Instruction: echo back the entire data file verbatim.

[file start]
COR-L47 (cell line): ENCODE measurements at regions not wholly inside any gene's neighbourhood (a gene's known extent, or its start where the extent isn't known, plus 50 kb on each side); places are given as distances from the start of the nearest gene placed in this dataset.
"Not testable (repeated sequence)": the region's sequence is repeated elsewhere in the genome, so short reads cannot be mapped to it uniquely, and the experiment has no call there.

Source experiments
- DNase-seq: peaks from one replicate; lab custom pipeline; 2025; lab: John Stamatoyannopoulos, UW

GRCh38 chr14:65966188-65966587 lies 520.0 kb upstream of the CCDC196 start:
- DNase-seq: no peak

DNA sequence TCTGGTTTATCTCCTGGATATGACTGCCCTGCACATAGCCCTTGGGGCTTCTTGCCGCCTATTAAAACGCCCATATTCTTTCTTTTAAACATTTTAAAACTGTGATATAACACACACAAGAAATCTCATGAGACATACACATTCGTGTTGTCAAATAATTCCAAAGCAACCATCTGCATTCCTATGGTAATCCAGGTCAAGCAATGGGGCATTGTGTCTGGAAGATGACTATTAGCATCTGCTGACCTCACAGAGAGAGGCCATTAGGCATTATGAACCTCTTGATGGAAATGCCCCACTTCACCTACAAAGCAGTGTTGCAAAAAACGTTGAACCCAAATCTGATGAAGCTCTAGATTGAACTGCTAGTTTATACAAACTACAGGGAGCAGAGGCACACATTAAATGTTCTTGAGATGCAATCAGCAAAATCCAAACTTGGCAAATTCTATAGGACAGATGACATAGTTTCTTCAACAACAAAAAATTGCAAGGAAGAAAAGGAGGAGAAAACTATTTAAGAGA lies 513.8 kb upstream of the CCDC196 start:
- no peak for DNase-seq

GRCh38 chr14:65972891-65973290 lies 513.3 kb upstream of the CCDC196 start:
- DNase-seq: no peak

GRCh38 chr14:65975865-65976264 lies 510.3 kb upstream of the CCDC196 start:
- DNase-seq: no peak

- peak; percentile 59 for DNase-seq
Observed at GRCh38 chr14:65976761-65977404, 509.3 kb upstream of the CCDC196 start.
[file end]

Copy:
COR-L47 (cell line): ENCODE measurements at regions not wholly inside any gene's neighbourhood (a gene's known extent, or its start where the extent isn't known, plus 50 kb on each side); places are given as distances from the start of the nearest gene placed in this dataset.
"Not testable (repeated sequence)": the region's sequence is repeated elsewhere in the genome, so short reads cannot be mapped to it uniquely, and the experiment has no call there.

Source experiments
- DNase-seq: peaks from one replicate; lab custom pipeline; 2025; lab: John Stamatoyannopoulos, UW

GRCh38 chr14:65966188-65966587 lies 520.0 kb upstream of the CCDC196 start:
- DNase-seq: no peak

DNA sequence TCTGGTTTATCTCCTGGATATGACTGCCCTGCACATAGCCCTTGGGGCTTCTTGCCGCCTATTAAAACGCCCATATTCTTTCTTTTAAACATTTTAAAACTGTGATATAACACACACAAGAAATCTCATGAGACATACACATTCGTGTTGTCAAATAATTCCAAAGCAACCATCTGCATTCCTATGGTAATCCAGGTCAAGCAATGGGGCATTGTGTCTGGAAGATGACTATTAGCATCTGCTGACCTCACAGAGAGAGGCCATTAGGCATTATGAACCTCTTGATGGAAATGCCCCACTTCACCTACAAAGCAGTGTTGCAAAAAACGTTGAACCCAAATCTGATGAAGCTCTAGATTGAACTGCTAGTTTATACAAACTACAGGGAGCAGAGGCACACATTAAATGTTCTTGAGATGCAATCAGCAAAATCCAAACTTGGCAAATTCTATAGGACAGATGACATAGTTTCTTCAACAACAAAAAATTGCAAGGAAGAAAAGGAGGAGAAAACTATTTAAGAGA lies 513.8 kb upstream of the CCDC196 start:
- no peak for DNase-seq

GRCh38 chr14:65972891-65973290 lies 513.3 kb upstream of the CCDC196 start:
- DNase-seq: no peak

GRCh38 chr14:65975865-65976264 lies 510.3 kb upstream of the CCDC196 start:
- DNase-seq: no peak

- peak; percentile 59 for DNase-seq
Observed at GRCh38 chr14:65976761-65977404, 509.3 kb upstream of the CCDC196 start.